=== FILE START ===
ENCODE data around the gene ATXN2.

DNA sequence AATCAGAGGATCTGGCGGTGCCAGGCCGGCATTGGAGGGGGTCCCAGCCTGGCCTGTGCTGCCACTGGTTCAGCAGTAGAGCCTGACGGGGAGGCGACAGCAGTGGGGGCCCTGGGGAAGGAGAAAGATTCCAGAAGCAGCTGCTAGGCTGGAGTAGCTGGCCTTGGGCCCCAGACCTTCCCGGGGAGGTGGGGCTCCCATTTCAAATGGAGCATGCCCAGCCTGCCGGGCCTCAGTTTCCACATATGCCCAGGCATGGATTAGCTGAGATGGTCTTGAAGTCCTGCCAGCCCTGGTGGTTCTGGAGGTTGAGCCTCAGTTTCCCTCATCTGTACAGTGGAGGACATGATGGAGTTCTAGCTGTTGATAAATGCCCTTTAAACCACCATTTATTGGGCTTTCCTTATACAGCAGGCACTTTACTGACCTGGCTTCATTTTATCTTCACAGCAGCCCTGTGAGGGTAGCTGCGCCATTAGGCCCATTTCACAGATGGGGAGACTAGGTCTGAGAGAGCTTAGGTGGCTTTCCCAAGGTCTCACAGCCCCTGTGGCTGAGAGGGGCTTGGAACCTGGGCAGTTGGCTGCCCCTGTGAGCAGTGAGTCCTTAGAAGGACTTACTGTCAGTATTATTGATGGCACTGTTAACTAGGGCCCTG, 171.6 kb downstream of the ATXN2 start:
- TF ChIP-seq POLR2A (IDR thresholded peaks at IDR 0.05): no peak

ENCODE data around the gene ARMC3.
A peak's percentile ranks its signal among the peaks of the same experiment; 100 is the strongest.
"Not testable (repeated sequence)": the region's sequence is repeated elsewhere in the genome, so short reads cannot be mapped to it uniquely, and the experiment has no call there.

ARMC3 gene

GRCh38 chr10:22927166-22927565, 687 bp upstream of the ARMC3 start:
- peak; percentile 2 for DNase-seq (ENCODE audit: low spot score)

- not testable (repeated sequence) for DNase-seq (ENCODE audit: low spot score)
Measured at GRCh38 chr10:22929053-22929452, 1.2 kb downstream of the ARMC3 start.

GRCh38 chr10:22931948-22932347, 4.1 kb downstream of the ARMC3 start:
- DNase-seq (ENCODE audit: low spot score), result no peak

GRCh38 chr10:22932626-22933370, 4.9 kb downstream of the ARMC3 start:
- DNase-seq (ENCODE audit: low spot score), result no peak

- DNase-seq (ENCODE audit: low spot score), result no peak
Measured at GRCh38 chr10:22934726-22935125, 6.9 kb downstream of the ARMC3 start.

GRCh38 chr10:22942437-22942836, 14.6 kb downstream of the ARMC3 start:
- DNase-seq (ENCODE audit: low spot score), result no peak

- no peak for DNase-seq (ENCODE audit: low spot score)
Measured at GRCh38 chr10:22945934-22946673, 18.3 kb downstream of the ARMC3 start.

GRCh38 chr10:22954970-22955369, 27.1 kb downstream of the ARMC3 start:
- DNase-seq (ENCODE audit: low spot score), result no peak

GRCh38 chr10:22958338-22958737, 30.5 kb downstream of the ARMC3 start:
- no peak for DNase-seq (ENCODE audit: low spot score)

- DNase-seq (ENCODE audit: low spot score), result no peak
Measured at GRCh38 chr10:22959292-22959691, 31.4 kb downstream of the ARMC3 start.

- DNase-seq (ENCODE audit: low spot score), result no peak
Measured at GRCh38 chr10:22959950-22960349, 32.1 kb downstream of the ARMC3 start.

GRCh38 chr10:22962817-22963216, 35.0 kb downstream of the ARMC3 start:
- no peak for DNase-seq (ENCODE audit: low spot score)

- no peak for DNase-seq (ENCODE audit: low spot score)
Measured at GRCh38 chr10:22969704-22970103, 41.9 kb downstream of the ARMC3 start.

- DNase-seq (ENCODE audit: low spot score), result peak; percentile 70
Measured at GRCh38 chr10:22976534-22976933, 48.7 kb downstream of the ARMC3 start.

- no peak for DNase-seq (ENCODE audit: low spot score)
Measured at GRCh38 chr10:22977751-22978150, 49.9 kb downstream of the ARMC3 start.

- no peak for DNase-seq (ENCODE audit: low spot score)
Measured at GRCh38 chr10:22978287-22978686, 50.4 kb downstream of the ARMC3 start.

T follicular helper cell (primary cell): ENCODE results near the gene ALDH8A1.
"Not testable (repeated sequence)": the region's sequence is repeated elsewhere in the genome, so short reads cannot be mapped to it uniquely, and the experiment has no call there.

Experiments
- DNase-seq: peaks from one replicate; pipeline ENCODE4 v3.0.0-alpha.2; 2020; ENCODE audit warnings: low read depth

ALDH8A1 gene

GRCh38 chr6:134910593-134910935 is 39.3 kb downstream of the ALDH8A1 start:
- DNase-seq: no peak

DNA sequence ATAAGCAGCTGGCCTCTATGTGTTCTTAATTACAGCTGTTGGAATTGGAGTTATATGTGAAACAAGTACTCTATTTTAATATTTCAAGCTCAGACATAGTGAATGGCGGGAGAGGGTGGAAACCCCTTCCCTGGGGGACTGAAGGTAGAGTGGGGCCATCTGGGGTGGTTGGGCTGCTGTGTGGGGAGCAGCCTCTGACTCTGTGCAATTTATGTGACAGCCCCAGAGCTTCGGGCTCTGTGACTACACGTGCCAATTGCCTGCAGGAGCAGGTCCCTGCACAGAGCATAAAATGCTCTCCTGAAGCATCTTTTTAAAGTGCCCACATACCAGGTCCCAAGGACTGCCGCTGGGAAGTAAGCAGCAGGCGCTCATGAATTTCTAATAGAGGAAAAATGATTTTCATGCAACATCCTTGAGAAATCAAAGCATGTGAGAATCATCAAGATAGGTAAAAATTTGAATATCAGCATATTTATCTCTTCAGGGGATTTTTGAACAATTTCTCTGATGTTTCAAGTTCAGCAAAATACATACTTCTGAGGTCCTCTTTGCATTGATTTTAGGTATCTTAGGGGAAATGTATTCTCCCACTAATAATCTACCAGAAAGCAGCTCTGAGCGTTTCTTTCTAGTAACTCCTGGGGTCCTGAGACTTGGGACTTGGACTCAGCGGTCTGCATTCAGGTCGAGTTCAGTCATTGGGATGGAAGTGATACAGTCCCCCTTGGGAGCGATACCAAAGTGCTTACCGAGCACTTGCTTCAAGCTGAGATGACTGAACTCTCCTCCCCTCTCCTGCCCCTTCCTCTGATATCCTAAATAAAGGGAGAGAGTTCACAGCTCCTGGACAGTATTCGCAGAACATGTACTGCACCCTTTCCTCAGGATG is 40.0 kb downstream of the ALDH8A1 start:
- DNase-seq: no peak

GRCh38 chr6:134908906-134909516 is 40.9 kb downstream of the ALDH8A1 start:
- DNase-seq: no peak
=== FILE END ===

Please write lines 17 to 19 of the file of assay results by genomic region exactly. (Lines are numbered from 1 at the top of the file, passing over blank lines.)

Measured at GRCh38 chr10:22934726-22935125, 6.9 kb downstream of the ARMC3 start.

GRCh38 chr10:22942437-22942836, 14.6 kb downstream of the ARMC3 start:
- DNase-seq (ENCODE audit: low spot score), result no peak